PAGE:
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How Mental Health and Prayer Apps Fail Spectacularly at Privacy

Your smartphone can instantly connect you to safe spaces via therapists, guided meditation, or scripture. But how safe—and how private—is the data that comes from these interactions?

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Mozilla Foundation

Turns out, researching the privacy and security of mental health apps is bad for your mental health. This is the first thing I learned while digging into the growing world of mental health apps in my role as creator and lead of Mozilla’s Privacy Not Included buyer’s guide.

May is Mental Health Awareness Month and it sure seems the world’s mental health could use some help these days. Enter mental health apps, designed to help people connect with therapists online, meditate, track moods and symptoms, pray, and even play games designed to make us happier. Thanks to the current mental health crisis, these apps are a rapidly growing industry with a lot of growing pains. Primary among those growing pains are frightening concerns about privacy and security. We’re watching health privacy issues run smack into our current out-of-control data economy and it’s scary.

For Privacy Not Included, we researched the privacy of 32 popular mental health and prayer apps, including Better Help, Talkspace, Calm, Headspace, Happify, Wysa, and Pray.com. And we learned that too many of these apps can share very personal information with advertisers for interest-based ad targeting, sell your information, gather even more information about you from places such as data brokers, and don’t always have strong security practices to protect all this very personal information they share with you. Yikes! As I was researching these products, I came across a number of articles that helped me understand the ongoing problems with mental health apps and privacy. I want to share them here, with hopes they’ll help contextualize our ratings and recommendations.

From our partners

Privacy Not Included: Mental Health Apps

Mozilla Foundation

Jen Caltrider: “It is wrong of me to say a good place to start learning about the privacy concerns of mental health apps is the buyer’s guide we created at Privacy Not Included? Because I’m rather proud of this important work and would love for you to check it out.”

The Therapy-App Fantasy

Molly Fischer
The Cut

JC: “Want to go deep into the problems surrounding mental health apps and online therapy? Make yourself a cup of tea (or something stronger) and settle in with this great article from The Cut.”

The Spooky, Loosely Regulated World of Online Therapy

Molly Osberg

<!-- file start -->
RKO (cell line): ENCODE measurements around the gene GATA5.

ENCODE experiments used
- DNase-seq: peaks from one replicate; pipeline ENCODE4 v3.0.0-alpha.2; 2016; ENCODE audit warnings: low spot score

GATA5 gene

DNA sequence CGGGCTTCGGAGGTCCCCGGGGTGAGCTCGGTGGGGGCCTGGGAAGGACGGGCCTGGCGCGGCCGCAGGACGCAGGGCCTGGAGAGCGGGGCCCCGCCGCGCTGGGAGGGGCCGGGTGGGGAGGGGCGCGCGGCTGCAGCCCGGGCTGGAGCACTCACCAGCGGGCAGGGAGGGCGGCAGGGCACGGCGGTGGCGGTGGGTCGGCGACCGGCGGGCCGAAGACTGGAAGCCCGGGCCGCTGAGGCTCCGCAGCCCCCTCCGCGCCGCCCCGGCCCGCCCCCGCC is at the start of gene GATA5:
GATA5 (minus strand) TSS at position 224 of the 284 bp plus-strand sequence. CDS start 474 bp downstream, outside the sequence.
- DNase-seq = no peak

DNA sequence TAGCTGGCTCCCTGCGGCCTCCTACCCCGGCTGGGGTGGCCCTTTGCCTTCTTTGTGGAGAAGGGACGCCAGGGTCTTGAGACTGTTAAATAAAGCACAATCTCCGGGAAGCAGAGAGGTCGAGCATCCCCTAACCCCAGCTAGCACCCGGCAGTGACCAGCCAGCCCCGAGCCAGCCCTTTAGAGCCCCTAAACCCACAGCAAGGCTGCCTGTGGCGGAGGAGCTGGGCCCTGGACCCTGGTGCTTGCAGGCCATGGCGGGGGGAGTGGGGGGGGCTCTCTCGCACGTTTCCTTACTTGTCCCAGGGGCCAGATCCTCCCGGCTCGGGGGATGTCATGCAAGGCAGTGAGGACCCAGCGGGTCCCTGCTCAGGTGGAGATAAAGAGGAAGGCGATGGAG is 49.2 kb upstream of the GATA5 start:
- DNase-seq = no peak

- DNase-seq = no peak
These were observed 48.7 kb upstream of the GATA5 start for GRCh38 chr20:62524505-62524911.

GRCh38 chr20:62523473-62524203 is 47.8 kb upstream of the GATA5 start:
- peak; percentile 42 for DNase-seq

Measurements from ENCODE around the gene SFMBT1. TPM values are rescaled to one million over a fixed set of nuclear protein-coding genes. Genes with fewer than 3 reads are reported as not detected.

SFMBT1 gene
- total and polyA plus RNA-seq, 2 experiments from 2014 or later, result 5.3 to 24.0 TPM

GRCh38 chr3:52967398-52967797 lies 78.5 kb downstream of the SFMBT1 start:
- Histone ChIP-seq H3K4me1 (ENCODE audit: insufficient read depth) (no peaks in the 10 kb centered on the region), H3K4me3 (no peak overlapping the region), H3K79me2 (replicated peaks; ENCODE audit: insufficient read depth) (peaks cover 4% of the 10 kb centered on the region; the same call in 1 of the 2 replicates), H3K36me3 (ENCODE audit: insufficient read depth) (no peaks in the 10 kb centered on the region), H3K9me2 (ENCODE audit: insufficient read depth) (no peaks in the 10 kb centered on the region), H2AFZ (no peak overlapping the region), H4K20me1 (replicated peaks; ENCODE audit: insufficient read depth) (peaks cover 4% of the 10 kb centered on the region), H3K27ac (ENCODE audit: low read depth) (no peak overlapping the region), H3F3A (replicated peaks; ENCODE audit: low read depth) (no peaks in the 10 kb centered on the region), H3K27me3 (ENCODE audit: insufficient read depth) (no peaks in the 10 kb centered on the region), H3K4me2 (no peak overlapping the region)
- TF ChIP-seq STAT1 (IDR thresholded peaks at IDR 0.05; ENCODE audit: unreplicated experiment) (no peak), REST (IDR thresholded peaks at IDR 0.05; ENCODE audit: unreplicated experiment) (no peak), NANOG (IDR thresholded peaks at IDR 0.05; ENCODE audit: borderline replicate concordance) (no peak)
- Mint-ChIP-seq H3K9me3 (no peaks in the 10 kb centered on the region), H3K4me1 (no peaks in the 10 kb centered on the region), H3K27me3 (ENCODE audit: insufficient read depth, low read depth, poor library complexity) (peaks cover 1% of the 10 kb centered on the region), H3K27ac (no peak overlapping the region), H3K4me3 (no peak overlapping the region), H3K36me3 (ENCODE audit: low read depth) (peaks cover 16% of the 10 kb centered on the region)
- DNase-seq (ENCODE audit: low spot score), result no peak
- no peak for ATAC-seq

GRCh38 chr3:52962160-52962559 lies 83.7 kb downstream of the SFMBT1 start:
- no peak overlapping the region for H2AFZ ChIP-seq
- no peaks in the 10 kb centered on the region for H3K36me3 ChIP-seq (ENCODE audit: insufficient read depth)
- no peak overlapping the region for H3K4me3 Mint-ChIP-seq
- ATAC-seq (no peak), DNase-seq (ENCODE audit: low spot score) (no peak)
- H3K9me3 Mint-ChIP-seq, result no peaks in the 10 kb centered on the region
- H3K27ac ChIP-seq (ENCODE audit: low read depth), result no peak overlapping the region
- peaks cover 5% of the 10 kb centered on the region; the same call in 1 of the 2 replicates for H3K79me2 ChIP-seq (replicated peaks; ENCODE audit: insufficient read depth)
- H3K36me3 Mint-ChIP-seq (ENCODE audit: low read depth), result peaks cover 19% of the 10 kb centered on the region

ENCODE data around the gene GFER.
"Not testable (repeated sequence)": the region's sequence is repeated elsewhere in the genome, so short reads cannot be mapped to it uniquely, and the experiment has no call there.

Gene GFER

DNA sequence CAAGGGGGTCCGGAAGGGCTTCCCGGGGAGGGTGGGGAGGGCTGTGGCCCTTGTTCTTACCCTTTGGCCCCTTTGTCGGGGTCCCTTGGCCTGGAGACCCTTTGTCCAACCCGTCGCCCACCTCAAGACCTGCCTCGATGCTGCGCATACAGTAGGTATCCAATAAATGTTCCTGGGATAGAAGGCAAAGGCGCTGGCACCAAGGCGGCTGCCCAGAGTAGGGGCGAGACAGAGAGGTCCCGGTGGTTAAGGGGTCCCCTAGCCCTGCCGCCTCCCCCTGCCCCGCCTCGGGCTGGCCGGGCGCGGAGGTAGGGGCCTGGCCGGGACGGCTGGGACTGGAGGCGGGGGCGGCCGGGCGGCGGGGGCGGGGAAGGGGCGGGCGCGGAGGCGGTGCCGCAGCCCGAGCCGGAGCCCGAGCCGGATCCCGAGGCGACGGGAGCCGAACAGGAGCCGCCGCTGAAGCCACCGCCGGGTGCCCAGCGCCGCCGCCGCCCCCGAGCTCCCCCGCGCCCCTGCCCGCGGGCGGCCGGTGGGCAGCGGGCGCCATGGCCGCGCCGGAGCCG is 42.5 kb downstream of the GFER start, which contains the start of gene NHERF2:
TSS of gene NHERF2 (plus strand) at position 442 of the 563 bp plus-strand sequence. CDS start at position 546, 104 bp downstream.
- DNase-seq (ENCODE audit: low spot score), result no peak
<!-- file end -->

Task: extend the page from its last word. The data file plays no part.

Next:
Jezebel

JC: “Strict health privacy laws like HIPAA cover the contents of the conversations you’re having with your online therapist. But they don’t cover the fact that you’re talking to a therapist. That’s the sort of information Jezebel points out companies like Better Help can share with Facebook and others. Yup, Facebook can know if you’re seeing an online therapist, when, and how often. And it’s all completely legal and normal in our data economy. This article is well researched and eye-opening.”

Researchers Spotlight the Lie of ‘Anonymous’ Data

Natasha Lomas
TechCrunch

JC: “Privacy policies (and I read a lot of them) love to crow about how they can anonymize your data and then do just about anything they want with it because it’s no longer linked to you. NOT SO FAST! Researchers found it’s actually pretty easy to re-identify de-identified data. Sorry for adding to your nightmares.”

Jen Caltrider

During a rather unplanned stint working on her Master's degree in Artificial Intelligence, Jen quickly discovered she’s much better at telling stories than writing code. This epiphany led to an interesting career as a journalist covering technology for CNN. Continuing down her random life path, Jen moved from CNN to digital media activism, where she helped pioneer the creative use of digital storytelling to try and leave the world a little better than she found it. That eventually brought her to Mozilla, where she created and now leads Privacy Not Included, a guide to help consumers shop smart for consumer tech that won’t invade their privacy.

Jen spends her days as a consumer privacy advocate helping people better understand issues around privacy, security, and artificial intelligence in their technology. Just exactly what she thought she’d be growing up in rural West Virginia. (not really, life is random…and wonderful).